Attention turns to veteran pilot of missing plane

Attention turns to veteran pilot of missing plane

As the mystery deepens into the missing Malaysia Airlines jetliner, attention has now turned to the veteran Malaysian pilot who flew the Beijing-bound plane which disappeared 50 minutes after it took off.


At last Friday's media conference, the questions focused on the man described as such a flying buff that he had a self-assembled flight simulator in his home.

Mr Zaharie Ahmad Shah, 53, joined Malaysia Airlines in 1981. He has clocked more than 18,000 flying hours, and is said to be an expert on the Boeing 777 that he was flying when it vanished last Saturday.

The search for the plane has now extended thousands of kilometres from the original site, suggesting that the plane may have continued to be flown hours after it lost radar contact.

Investigations showed it may have deviated from its original easterly flight route and headed west over Peninsular Malaysia.

Acting Transport Minister Hishammuddin Hussein was asked at the media conference last Friday why police had not searched the pilots' homes.

"Some information may need to be confirmed by the police," he said.

Asked if the pilot was a suspect, Mr Hishammuddin said everyone on the passenger and crew list was being investigated.

Malaysian police have said they are investigating four angles: hijack and sabotage, as well as personal and psychological problems of the crew and passengers.

"On that premise, that is what we are investigating and we don't want to pre-empt what the police have found out," Mr Hishammuddin said.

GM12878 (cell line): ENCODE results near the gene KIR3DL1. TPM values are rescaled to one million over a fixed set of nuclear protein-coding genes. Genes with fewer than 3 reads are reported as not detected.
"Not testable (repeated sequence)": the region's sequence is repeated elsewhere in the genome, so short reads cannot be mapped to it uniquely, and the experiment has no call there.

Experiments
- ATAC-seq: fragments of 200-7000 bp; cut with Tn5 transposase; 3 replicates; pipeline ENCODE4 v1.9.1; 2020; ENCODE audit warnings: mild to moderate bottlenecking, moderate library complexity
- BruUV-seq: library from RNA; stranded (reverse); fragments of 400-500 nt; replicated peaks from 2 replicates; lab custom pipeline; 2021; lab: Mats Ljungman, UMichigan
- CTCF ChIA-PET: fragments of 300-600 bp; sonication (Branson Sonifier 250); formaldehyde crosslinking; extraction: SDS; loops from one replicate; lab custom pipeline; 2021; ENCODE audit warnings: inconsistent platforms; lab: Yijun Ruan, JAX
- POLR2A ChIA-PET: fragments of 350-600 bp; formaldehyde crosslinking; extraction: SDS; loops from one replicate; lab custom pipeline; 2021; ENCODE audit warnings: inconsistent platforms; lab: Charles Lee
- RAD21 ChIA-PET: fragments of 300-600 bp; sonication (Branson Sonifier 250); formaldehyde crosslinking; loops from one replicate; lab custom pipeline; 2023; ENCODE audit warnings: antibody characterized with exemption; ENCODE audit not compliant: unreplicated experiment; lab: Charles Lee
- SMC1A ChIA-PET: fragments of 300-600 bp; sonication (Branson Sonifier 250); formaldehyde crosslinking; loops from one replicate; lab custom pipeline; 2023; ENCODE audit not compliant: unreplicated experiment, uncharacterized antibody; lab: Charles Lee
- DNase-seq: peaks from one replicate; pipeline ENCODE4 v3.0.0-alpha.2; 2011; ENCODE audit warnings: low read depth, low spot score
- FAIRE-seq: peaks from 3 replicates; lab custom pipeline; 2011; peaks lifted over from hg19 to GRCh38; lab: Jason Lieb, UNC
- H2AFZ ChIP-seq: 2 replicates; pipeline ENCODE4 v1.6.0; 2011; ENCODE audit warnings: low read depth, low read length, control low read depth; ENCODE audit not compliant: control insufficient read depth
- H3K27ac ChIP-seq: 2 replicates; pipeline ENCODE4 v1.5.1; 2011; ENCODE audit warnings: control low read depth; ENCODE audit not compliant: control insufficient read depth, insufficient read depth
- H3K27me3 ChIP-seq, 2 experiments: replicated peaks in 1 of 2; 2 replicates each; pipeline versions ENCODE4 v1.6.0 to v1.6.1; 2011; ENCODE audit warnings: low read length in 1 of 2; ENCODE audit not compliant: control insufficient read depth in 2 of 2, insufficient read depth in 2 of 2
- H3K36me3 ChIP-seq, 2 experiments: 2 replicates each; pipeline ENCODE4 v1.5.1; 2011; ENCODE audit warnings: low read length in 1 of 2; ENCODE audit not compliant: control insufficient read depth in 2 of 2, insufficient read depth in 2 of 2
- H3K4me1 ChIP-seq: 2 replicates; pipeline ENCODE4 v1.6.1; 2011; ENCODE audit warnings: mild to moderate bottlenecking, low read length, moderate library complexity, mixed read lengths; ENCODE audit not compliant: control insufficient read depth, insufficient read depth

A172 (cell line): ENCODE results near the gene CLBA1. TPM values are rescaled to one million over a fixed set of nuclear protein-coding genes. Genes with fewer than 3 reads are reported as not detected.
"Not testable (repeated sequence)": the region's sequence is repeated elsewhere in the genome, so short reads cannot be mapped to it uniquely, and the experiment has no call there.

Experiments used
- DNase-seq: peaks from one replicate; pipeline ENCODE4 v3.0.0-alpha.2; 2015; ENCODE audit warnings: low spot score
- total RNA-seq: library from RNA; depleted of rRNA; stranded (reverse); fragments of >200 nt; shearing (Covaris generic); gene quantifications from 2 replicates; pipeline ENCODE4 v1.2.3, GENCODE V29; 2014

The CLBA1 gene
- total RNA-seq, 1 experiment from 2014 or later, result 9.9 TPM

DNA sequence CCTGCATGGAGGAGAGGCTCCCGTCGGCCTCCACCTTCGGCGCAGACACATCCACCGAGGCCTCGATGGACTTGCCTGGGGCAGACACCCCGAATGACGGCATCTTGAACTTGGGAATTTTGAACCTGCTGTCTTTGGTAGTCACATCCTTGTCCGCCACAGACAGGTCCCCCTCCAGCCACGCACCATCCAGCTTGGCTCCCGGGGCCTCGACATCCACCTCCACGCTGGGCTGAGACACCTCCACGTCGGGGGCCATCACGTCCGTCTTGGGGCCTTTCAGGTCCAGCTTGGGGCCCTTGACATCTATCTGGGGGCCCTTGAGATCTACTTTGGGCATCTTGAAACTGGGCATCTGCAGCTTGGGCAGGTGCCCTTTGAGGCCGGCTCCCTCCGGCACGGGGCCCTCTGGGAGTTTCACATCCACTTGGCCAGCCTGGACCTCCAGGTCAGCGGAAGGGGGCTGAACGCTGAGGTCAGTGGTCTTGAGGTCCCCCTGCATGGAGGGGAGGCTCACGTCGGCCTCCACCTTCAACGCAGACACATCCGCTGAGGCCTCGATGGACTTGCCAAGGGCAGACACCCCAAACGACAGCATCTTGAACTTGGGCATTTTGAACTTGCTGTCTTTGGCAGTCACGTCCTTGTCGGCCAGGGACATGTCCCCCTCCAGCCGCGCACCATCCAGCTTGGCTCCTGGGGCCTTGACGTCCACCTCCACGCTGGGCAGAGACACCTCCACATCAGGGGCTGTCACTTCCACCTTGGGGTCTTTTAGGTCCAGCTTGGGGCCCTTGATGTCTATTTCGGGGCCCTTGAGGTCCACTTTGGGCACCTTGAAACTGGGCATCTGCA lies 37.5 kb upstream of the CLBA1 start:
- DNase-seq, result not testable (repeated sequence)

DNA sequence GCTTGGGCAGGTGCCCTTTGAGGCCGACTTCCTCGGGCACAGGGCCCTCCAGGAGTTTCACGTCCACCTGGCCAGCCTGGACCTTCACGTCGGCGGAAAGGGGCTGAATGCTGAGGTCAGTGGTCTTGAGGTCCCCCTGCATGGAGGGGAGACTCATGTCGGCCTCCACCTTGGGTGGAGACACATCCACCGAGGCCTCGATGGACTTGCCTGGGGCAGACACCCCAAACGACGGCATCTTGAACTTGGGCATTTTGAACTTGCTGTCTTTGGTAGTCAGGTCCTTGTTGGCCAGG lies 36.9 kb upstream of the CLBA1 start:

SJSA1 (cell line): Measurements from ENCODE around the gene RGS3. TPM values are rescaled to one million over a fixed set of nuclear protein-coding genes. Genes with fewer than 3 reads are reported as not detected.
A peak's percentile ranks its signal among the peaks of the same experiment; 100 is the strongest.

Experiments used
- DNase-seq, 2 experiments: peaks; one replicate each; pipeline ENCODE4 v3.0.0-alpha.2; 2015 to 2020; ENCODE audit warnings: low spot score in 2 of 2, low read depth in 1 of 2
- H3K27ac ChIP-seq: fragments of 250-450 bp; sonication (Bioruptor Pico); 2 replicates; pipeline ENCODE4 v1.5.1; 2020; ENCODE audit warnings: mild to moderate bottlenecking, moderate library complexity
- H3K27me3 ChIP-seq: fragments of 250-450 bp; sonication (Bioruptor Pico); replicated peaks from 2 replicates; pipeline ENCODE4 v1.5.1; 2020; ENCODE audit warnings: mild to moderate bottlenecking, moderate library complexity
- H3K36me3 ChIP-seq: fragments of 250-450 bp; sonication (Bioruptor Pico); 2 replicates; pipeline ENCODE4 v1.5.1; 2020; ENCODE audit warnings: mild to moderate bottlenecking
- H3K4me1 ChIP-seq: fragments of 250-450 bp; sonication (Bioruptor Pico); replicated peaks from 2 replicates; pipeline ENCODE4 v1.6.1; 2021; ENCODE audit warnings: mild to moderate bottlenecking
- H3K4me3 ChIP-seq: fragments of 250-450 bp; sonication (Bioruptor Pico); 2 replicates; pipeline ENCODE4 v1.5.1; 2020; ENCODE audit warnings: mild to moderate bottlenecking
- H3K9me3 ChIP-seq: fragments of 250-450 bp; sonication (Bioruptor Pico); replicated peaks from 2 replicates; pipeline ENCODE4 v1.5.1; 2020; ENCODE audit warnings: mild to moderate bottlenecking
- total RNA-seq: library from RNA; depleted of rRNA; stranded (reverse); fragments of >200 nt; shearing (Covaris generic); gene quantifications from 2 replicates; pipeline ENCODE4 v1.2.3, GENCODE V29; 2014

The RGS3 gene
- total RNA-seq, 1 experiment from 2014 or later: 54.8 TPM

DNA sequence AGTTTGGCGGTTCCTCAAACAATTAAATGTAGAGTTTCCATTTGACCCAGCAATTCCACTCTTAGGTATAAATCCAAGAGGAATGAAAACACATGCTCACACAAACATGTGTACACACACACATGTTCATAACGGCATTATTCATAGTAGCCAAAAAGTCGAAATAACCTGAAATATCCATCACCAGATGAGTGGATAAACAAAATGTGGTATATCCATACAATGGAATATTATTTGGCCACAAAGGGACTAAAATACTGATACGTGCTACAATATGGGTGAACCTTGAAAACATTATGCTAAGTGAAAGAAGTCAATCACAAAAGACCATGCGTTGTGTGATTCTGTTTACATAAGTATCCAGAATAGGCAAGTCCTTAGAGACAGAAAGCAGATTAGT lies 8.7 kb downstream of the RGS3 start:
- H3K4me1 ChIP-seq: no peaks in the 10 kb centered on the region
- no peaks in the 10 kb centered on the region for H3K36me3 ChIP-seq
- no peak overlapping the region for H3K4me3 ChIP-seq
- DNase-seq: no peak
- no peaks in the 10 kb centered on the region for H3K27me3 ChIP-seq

He declined to answer if Mr Zaharie had a flight simulator in his home in a Selangor suburb, as shown by photographs on his Facebook page.

"We can't answer that question until we are able to go in and see. I've indicated, from the police (information), that they have not actually gone into the house," he said. "But the investigations into the pilots are ongoing."

Malaysia Airlines chief executive Ahmad Jauhari Yahya, who was at the same press conference, said "quite a few pilots" had flight simulators at home.

"Everyone is free to have (his) own hobby," he said.

Co-pilot Fariq Abdul Hamid, 27, made the news in recent days; he had reportedly invited two South African teenagers into the cockpit on a flight three years ago.

Mr Zaharie's Facebook also indicated that his passion for flying extended to owning several remote-controlled aircraft and an interest in all things mechanical.

Outside of work, colleagues and neighbours have described Mr Zaharie as a sociable man who enjoyed cooking and often participated in community events.

He grew up in Penang, and attended the Penang Free School.

According to Malaysian officials, the last words heard from the cockpit of MH370 in the hours of last Saturday morning were "alright, good night", as Malaysian air traffic control informed the pilots that control was being handed over to Vietnam.

It is not certain, though, if it was Mr Zaharie or his co-pilot who had said this.

Get a copy of The Straits Times or go to for more stories.

More about

Purchase this article for republication.
Your daily good stuff - AsiaOne stories delivered straight to your inbox
By signing up, you agree to our Privacy policy and Terms and Conditions.